Rapid onset and offset of action, allowing for more flexibility in dose titration or discontinuation when needed (eg, for surgical procedures or bleeding)

Ability to monitor using the activated partial thromboplastin time (aPTT), anti-factor Xa activity, or activated clotting time (ACT), which are widely available

Lack of substantial elimination by the kidneys, allowing use in kidney failure or chronic kidney disease

Extensive clinical experience

Ability to fully and rapidly reverse activity using protamine sulfate

Intravenous or subcutaneous route of administration

Heparin also has a number of limitations:

Short half-life, typically necessitating administration via continuous infusion for therapeutic levels of anticoagulation (although it may be administered by the subcutaneous route for acute venous thromboembolism [VTE]) [22]

Highly variable dose-response relationship, necessitating frequent laboratory monitoring

Achieving and maintaining therapeutic levels (based on the aPTT or anti-factor Xa activity) is often challenging

No oral formulation

Potential complications including heparin-induced thrombocytopenia (HIT), skin reactions, and osteoporosis with long-term use

Reduced ability to inactivate thrombin bound to fibrin or factor Xa bound to activated platelets within a thrombus, resulting in the potential for thrombus extension during heparin therapy [23]

Potentially increased risk of hemorrhagic complications compared with other parenteral anticoagulants such as LMW heparin [24]

The variable response to unfractionated heparin was illustrated in the Enoxaparin and Thrombolysis in Reperfusion for Acute Myocardial Infarction Treatment-Thrombolysis in Myocardial Infarction (ExTRACT TIMI) 25 trial, which compared the low molecular weight (LMW) heparin enoxaparin versus unfractionated heparin in the treatment of patients with myocardial infarction [25]. The 6055 patients randomly assigned to receive unfractionated heparin had dosing according to an American College of Cardiology/American Heart Association weight-based nomogram with centrally monitored aPTTs. This central monitoring demonstrated that only 34 percent of initial aPTTs were in the therapeutic range; 13 percent were markedly low (<1.25 times control); and 16 percent were markedly high (≥2.75 times control).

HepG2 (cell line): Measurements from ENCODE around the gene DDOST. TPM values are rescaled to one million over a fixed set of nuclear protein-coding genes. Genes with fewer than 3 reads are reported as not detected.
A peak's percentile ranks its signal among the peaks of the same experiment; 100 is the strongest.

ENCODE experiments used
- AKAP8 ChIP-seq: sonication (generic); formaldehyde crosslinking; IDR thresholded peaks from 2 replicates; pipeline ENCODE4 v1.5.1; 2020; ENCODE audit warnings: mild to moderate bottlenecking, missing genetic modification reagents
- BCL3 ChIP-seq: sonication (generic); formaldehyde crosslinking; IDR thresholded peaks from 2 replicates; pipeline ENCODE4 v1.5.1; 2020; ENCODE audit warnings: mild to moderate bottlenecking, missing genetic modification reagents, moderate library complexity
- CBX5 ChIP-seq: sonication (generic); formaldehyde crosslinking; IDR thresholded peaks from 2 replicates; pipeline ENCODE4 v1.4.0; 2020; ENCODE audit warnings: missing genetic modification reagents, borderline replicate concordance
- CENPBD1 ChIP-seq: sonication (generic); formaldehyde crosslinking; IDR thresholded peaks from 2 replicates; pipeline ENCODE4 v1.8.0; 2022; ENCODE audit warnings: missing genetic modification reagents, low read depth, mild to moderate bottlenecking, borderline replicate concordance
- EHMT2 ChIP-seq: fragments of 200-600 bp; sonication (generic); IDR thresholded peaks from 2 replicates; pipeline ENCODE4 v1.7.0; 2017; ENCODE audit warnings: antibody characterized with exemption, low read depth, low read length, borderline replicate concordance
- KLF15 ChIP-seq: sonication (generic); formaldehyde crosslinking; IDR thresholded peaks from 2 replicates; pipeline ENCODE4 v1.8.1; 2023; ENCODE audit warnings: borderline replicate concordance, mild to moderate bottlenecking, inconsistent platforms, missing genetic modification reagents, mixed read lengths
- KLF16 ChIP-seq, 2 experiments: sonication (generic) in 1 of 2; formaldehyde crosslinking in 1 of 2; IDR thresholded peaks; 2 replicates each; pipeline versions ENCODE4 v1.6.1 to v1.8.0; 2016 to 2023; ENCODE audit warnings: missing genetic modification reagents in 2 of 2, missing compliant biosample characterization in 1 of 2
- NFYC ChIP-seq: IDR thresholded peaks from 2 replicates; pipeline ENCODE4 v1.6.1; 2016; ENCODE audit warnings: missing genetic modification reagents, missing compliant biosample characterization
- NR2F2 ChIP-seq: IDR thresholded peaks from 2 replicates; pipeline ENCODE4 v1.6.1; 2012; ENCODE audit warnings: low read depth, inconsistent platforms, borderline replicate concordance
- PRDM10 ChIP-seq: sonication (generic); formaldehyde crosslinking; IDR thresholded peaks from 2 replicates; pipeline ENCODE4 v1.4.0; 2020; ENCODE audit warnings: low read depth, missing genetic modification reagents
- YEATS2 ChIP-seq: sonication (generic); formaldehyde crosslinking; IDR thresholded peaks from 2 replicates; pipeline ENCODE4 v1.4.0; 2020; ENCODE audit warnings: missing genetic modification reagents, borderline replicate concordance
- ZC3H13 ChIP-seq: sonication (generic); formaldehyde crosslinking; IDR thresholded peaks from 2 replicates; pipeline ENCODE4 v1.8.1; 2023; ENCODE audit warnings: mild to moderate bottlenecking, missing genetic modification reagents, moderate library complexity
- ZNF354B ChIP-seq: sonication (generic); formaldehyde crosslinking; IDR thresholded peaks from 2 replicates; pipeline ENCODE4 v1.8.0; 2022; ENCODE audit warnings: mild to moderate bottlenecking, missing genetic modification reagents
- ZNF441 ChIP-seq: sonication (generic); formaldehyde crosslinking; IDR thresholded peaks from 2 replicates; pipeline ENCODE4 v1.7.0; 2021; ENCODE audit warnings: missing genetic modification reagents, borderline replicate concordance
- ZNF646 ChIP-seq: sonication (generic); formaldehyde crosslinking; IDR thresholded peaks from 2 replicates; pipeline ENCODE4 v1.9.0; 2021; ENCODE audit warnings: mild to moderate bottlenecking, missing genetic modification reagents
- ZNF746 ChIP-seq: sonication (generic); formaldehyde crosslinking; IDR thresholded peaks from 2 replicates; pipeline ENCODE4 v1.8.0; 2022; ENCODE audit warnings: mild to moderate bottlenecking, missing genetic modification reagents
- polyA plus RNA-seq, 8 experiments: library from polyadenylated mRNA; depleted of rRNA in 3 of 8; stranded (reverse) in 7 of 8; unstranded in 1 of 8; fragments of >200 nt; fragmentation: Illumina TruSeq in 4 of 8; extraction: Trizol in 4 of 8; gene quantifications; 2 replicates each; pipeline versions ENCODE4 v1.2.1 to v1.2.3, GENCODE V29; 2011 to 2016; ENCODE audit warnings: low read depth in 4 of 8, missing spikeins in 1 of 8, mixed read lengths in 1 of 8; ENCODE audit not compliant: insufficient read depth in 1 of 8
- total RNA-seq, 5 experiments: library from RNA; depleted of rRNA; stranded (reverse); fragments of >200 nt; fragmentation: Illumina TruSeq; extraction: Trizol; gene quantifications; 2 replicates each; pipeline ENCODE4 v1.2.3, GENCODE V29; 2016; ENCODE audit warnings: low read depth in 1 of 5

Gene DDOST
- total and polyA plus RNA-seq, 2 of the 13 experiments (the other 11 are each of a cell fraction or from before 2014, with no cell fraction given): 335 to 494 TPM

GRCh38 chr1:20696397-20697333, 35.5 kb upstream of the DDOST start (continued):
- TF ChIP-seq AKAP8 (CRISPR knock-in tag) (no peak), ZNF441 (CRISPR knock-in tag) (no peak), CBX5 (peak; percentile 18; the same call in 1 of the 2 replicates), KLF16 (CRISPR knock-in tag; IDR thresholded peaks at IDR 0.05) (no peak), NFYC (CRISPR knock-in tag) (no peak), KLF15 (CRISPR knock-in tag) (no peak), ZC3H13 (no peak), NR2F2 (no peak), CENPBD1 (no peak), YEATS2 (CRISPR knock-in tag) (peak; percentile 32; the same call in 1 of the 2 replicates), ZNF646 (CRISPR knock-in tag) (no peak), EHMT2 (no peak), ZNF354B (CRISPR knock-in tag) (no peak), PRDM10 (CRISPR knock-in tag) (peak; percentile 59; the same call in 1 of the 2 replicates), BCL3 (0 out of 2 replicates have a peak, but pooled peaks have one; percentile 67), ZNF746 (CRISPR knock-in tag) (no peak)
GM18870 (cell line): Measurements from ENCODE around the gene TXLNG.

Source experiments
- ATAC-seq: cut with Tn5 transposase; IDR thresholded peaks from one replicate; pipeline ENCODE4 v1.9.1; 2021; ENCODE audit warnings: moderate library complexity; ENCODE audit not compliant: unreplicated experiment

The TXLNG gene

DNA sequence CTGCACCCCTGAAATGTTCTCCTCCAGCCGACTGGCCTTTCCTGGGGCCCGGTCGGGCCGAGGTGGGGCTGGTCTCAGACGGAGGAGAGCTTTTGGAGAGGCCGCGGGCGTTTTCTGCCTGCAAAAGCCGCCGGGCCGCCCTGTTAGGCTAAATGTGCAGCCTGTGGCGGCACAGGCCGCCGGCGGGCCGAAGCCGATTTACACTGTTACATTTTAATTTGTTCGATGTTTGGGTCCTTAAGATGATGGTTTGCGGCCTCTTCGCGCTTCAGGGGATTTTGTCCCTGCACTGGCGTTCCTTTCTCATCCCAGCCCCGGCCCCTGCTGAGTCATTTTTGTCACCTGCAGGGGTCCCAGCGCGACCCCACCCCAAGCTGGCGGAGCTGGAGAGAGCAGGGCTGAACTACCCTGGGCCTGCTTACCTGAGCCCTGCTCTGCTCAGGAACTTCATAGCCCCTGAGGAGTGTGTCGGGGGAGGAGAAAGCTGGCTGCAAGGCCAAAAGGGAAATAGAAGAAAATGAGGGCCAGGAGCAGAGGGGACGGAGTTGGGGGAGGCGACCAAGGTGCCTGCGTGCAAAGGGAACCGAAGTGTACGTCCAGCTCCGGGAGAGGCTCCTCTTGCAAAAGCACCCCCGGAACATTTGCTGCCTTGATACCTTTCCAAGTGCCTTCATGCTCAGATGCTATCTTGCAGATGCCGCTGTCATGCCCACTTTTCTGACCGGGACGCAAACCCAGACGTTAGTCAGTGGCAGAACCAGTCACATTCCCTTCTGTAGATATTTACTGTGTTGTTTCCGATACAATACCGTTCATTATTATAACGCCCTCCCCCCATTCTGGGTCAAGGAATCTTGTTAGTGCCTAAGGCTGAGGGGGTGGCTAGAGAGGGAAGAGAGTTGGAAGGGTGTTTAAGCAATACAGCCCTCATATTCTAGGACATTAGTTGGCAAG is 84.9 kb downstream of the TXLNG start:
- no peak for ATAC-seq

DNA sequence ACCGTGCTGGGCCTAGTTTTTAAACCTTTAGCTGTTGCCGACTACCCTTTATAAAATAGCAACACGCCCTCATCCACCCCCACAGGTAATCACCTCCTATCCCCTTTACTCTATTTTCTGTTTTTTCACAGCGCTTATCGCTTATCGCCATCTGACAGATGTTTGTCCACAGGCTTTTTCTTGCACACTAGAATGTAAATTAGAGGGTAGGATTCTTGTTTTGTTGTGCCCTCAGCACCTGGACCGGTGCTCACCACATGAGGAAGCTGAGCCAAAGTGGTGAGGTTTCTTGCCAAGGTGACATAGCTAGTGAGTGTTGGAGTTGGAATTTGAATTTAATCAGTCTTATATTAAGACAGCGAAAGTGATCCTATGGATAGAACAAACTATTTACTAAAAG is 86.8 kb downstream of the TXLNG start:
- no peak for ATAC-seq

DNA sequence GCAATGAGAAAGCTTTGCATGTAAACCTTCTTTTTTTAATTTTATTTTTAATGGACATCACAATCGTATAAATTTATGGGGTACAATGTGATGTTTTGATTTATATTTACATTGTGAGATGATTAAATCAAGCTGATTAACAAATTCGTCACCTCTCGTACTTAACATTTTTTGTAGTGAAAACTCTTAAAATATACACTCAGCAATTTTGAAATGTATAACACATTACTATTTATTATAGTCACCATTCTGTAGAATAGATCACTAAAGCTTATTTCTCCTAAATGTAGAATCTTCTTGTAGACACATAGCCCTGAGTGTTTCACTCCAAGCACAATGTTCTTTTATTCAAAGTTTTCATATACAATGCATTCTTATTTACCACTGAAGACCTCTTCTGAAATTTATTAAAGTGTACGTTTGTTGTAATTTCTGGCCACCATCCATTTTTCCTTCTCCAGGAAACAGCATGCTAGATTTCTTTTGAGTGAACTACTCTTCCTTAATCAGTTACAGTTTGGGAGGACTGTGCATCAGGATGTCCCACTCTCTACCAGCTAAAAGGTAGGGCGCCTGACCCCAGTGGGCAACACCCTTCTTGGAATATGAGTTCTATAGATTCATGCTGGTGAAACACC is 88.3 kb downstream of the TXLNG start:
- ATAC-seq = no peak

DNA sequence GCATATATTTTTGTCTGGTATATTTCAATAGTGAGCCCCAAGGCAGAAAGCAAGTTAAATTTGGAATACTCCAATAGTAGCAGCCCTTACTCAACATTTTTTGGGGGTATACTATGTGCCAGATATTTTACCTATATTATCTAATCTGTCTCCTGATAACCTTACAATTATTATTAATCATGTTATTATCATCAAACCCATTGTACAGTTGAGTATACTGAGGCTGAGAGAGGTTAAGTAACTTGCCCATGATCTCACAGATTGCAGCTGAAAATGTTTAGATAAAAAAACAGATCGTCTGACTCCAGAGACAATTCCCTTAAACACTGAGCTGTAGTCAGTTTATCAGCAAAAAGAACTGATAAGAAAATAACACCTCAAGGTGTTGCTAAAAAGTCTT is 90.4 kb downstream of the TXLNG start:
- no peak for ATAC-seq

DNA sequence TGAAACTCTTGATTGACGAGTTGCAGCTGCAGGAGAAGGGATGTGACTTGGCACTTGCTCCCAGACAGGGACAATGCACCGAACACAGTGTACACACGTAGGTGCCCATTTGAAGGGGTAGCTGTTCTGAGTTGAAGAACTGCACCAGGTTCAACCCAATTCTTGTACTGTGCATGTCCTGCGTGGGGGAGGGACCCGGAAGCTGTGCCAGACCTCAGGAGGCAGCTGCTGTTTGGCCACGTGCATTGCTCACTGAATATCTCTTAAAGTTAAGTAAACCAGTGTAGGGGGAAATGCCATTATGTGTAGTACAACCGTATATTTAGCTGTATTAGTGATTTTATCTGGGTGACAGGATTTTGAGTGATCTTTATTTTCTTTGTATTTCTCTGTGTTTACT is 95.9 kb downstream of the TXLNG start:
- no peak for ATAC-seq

Challenges of maintaining an aPTT in the therapeutic range have also been seen in additional real-world studies, which have demonstrated an aPTT outside the therapeutic range in 60 to 70 percent of measurements despite close monitoring and dose titration [26-28].

Dosing and monitoring

Baseline testing (unfractionated heparin) — Baseline testing prior to heparin administration generally includes the following:

Thorough history for underlying bleeding disorders and/or recent trauma or surgery.